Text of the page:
Skip to main content

Norwegian industrials-investing conglomerate Aker ASA is forming a new division to invest in Bitcoin and other blockchain technologies.  

The formation of the unit, dubbed Seetee, comes with the blessing of Aker ASA's majority owner, Kjell Inge Rokke. The billionaire is Norway's second-richest man and controls Aker ASA, a holding company that invests in the energy sector.

Seetee is set to start with a 500 million Norwegian kroner ($58 million) investment that will work exclusively on Bitcoin. 

The idea is to work on Bitcoin mining that utilizes stranded or intermittent electricity without stable local demand. It announced a partnership with the Canadian Bitcoin mining and software services firm Blockstream. 

Seetee will also use Bitcoin as a treasury asset, and will keep all liquid assets in the cryptocurrency. The firm is also running open-source Bitcoin payment servers and pledged to contribute to the open-source codebase. 

"In Bitcoin speak, we will be hodlers," Rokke wrote in a 23-page letter to shareholders that laid out his investment thesis. 

Aker joins other listed companies, from Square and Tesla to MicroStrategy and Mass Mutual, in putting Bitcoin on its balance sheet. But its entry to the sector differs because it's setting up an operating business with diverse interests.  

Rokke painted his firm's leap into the cryptocurrency industry as an attempt to keep his 180-year-old conglomerate relevant with the ability to "keep up with the times." The firm, which operates oil and gas and renewable energy businesses, among others, is still majority owned by Rokke and his family.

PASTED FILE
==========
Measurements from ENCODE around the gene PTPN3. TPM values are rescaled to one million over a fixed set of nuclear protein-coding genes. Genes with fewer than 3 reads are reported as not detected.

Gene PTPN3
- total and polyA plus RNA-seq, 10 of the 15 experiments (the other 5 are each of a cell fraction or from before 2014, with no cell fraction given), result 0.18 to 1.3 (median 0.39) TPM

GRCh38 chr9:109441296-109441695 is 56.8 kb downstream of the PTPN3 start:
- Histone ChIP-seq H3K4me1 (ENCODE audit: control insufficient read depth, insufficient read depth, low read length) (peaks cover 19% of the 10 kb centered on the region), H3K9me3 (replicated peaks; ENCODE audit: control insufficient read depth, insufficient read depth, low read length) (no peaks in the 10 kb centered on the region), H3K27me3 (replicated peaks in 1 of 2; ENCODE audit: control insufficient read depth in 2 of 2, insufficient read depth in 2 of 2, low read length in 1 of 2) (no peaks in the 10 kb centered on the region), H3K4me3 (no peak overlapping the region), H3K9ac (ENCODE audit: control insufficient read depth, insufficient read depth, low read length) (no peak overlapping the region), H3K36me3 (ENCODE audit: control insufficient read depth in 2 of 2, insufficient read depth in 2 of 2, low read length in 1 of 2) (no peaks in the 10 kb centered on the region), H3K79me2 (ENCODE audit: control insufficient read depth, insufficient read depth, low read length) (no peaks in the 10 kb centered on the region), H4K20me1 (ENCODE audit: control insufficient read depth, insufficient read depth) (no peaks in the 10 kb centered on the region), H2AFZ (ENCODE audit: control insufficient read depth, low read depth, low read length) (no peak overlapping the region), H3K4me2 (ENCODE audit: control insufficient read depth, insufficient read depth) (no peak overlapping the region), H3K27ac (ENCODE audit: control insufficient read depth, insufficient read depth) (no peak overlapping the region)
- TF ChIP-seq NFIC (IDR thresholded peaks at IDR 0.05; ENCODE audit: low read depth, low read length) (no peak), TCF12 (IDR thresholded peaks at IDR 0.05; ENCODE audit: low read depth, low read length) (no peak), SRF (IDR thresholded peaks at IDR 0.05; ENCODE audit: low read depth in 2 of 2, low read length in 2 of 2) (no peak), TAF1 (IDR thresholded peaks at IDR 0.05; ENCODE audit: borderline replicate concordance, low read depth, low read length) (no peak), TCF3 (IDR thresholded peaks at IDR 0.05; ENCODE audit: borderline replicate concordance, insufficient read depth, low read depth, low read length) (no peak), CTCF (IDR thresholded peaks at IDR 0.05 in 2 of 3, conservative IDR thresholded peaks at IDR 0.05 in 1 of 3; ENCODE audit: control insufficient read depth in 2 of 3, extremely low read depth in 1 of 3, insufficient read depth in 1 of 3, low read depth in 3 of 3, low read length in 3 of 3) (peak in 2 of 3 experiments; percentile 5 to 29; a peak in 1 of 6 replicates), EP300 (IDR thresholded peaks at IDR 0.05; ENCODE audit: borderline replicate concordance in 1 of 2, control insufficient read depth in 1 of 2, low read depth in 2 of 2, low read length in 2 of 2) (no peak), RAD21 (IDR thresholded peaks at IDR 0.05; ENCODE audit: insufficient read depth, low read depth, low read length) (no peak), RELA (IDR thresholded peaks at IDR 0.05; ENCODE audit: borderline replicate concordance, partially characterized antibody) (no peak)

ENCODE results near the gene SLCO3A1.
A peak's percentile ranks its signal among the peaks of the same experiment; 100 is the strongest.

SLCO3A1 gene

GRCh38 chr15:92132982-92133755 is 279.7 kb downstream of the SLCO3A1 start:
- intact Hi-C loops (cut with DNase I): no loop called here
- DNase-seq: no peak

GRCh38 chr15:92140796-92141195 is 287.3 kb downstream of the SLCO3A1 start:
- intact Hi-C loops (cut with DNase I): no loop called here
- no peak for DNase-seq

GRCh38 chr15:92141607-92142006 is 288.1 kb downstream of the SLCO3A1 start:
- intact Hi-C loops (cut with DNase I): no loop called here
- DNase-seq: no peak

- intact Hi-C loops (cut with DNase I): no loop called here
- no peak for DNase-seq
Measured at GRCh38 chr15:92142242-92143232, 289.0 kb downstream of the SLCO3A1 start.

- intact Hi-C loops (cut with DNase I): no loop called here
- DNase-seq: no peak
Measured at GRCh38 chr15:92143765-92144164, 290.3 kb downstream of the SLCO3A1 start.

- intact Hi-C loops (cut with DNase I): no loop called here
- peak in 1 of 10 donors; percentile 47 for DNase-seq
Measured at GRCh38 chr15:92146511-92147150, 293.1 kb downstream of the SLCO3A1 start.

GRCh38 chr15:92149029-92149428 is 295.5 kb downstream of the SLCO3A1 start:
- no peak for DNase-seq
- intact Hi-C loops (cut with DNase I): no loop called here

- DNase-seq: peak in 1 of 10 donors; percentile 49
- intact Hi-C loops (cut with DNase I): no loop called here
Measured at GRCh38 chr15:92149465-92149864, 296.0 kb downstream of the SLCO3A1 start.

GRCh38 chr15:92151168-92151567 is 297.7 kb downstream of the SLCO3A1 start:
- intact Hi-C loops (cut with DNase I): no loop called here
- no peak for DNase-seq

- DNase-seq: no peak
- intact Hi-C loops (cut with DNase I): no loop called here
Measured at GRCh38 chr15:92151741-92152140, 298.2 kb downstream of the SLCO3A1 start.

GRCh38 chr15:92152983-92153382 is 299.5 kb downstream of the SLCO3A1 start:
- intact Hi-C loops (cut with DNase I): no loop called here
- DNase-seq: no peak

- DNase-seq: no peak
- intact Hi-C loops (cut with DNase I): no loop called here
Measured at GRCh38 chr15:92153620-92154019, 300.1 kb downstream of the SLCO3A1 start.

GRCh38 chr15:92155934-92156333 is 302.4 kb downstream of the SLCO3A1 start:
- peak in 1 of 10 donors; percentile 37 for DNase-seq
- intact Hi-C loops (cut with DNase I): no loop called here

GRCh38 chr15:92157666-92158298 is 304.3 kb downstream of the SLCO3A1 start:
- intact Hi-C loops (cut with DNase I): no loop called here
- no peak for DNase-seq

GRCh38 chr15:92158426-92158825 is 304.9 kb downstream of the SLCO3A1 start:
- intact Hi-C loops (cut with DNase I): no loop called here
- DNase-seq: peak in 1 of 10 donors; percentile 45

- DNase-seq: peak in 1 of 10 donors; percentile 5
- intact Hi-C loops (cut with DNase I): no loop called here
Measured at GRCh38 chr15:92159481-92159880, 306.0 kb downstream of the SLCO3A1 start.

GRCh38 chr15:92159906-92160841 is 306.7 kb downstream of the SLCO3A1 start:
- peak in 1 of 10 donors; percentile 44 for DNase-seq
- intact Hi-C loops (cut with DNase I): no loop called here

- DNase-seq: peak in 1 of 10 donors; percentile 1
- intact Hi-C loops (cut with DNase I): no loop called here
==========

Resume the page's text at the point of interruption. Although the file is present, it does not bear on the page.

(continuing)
The conglomerate, which Rokke called "part of the industrial establishment," now had an opportunity to get involved in a new business that could be world defining. 

"It positions itself in the middle of an industry that could define the next several decades, much like the internet has done since the early 1990s," he wrote. 

Rokke said Bitcoin had the potential to become "the core of a new monetary architecture" where one unit of the cryptocurrency could be worth "millions of dollars."

The billionaire addressed Bitcoin mining's energy use, likening it to being an "economic battery" that could convert low-value electricity in one part of the world to an economic asset that can be used globally. This property could in turn be used to improve the economics for renewable energy projects, he wrote. 

The executives joining Seetee are well-versed in energy markets. Among them are a pair of brothers who were Olympics rowers turned electricity traders. Sverke and Snorre Lorgen competed in the 1992 summer Olympics for Norway and have been longtime Bitcoin believers, according to Rokke.